Reaching to the good conditions Jawahdou and his players descibe for Sirnak was not easy for Türkiye, which lost more than 40,000 people including children and women to PKK’s four-decades long terror campaign, which had been so intense in places like Sirnak. The PKK is recognised as a terrorist organisation by Türkiye, the US and the EU.
After securing the largely Kurdish-populated province from PKK attacks with many counter-terror operations across southeastern and eastern regions, the Turkish government has taken various initiatives to improve public services and social life across provinces like Sirnak.
Cudi Cup, which is being held in Sirnak University’s modern campus located in the foot of Mount Cudi, is one of the clearest examples of new Sirnak. “We did the impossible together,” said Mehmet Muharrem Kasapoglu, Türkiye’s energetic Youth and Sports Minister, during a speech at the official ceremony of the tennis tournament on May 17.
Following Turkish President Recep Tayyip Erdogan’s instructions, the youth and sports ministry has been working hard to improve conditions across terror-hit provinces in Türkiye’s east for youth’s education and sports activities, investing significantly in local levels and increasing hopes of the region’s heavily young-age population, Kasapoglu said.
Dilan Oran, a 16-year-old high school student and a native of Sirnak’s Uludere, a border district hit by heavy PKK terror attacks, spoke in excitement about the tournament when Kasapoglu passionately was outlining his ministry’s goals in Sirnak and the larger southeastern region.
“The tournament was very good for Sirnak for its recognition and development. We are very happy and honoured to have players from foreign countries in this event,” Oran tells TRT World. Oran, a student of Sirnak Sport High School, sees a tennis event for the first time ever. “I am very glad I am here,” she says.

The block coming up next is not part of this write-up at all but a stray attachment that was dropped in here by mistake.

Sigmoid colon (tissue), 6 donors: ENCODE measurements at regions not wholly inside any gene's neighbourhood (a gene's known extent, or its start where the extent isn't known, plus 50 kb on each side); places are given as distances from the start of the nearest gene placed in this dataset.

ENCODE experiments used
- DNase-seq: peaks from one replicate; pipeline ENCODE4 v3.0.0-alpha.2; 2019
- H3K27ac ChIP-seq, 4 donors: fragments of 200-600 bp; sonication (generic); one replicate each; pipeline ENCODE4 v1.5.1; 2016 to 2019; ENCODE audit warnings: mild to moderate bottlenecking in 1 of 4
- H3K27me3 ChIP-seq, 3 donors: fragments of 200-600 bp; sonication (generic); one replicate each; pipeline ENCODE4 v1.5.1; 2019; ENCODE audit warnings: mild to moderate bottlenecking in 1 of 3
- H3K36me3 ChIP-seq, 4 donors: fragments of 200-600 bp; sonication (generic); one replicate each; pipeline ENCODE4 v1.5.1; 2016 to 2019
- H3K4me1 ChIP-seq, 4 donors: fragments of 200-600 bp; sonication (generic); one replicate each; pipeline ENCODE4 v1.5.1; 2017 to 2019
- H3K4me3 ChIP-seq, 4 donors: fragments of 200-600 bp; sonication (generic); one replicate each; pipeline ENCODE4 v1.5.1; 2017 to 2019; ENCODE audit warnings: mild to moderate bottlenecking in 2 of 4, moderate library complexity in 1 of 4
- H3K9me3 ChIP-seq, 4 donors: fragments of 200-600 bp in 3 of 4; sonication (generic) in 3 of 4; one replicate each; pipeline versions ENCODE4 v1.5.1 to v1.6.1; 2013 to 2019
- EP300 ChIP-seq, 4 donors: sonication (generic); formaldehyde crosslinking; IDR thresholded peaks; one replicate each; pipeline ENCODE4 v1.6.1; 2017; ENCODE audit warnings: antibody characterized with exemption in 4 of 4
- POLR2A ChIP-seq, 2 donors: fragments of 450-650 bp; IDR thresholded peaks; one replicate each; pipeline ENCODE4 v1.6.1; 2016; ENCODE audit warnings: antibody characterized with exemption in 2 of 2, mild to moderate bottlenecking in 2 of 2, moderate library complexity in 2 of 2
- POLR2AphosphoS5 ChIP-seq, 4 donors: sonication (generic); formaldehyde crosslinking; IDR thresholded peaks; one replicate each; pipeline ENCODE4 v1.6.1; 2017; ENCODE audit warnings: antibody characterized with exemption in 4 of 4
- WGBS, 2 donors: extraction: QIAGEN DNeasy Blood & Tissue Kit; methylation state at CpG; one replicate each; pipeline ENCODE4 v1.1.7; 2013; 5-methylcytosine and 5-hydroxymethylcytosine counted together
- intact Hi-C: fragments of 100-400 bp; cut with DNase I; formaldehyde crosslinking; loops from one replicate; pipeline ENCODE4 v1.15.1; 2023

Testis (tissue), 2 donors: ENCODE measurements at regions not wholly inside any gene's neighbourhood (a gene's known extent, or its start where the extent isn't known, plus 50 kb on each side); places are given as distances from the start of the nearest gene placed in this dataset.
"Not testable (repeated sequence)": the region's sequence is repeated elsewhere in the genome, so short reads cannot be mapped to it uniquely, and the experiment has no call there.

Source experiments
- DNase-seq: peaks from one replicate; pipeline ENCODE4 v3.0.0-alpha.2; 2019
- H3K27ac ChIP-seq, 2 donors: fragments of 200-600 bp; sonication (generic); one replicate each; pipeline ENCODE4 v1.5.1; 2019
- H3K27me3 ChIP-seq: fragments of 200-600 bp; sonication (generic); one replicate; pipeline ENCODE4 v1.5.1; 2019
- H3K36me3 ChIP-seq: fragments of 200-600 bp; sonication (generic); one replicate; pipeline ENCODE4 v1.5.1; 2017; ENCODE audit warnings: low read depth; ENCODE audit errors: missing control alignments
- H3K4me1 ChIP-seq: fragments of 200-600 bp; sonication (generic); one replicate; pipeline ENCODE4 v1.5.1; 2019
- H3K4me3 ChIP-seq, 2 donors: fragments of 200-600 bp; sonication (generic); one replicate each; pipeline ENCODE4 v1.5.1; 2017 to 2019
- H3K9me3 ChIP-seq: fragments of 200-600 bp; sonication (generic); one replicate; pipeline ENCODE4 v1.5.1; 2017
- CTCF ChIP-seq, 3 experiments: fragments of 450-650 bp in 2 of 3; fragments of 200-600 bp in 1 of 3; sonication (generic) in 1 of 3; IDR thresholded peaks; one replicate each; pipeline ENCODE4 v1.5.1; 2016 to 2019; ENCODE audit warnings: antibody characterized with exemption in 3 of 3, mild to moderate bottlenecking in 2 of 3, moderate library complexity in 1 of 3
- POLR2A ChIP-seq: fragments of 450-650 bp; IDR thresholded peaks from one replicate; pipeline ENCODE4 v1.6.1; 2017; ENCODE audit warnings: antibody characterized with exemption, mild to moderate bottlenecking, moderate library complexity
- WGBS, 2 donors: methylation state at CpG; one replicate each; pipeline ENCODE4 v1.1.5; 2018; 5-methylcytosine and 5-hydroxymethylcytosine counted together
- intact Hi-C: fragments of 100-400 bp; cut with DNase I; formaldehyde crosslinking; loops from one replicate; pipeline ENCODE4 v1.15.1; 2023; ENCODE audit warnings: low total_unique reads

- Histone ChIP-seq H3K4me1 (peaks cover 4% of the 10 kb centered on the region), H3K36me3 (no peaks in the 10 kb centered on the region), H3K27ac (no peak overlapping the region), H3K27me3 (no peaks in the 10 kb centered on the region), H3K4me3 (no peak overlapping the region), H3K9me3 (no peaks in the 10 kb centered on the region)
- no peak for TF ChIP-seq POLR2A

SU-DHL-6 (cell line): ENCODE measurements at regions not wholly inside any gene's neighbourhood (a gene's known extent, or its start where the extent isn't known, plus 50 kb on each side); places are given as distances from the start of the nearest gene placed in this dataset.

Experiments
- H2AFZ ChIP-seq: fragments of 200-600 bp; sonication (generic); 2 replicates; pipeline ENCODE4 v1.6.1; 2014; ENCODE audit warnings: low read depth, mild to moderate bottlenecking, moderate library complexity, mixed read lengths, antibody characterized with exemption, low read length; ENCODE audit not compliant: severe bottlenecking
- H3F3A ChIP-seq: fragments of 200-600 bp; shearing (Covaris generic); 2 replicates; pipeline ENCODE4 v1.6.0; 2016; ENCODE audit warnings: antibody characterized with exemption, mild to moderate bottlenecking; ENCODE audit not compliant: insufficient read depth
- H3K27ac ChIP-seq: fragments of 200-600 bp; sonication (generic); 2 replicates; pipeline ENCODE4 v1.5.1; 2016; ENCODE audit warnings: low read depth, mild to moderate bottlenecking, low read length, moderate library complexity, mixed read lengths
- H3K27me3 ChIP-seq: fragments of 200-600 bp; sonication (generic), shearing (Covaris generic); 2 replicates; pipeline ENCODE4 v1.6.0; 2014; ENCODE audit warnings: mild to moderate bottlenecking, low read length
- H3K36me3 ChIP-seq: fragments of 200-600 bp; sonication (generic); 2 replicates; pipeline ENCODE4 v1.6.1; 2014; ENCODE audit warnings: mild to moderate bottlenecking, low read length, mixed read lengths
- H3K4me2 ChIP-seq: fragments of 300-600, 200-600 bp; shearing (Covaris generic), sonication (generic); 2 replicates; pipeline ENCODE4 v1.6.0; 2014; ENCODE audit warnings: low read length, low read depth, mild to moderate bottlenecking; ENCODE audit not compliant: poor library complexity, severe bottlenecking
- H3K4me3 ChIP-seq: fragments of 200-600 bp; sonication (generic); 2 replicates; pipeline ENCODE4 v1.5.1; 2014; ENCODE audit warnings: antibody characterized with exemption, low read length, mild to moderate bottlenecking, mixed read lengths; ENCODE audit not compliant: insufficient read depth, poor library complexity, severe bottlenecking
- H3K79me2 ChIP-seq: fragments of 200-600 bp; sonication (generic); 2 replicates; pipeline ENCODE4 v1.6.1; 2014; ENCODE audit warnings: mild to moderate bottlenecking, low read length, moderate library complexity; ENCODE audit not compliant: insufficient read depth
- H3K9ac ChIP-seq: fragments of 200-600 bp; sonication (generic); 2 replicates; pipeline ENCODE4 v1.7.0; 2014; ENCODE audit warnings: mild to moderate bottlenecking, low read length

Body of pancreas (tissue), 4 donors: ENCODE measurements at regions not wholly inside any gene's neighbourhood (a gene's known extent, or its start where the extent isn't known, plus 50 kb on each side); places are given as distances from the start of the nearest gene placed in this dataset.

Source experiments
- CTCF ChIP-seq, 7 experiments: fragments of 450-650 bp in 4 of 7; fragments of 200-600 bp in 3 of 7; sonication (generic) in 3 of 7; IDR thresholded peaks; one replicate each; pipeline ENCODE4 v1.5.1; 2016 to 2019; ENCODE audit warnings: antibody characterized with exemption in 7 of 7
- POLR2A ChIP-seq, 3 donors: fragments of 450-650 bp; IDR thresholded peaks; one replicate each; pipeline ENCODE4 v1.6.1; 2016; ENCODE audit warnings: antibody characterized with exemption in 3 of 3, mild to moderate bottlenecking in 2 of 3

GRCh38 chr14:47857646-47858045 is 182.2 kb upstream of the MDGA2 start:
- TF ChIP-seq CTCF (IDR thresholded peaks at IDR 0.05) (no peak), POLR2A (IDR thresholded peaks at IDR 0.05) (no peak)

After many bad days under PKK’s terror campaign in which youth of Sirnak “smelled gunpowder” other than fresh air, now they have a chance to participate in sports activities thanks to Erdogan’s push for various festivities and sports events in the southeast region, said Sirnak’s AK Party Mayor Mehmet Yarka during his speech at the official ceremony.
Oran also sees the real signs of change in Sirnak. “Many people know Sirnak in a wrong way, but It’s changing and it’s not like the old times,” says Oran. “Sirnak is a different place now. It’s a beautiful place indeed,” she adds.
While Oran likes tennis, her sports focus is handball which she has played for six years. “This year our high school team became champion in Sirnak,” she says.
Sibel Kayar, a 14-year-old high school student and another native of Uludere, thinks similarly to Oran. “I think tournaments like the Cudi Cup contributed to the positive development of Sirnak,” Kayar tells TRT World.
This tournament motivates students like her to focus on sports activities, according to Kayar. Like Oran, Kayar also participates in a tennis event for the first time ever.
While Kayar likes tennis, she is more interested in playing volleyball, a sports branch, in which Türkiye’s national and professional female volleyball teams have shown many successes including championships in international events.
“I play volleyball in my high school. I hope one day I can be a national volleyball player,” she says. “We will play a match tomorrow. I hope we can win it.”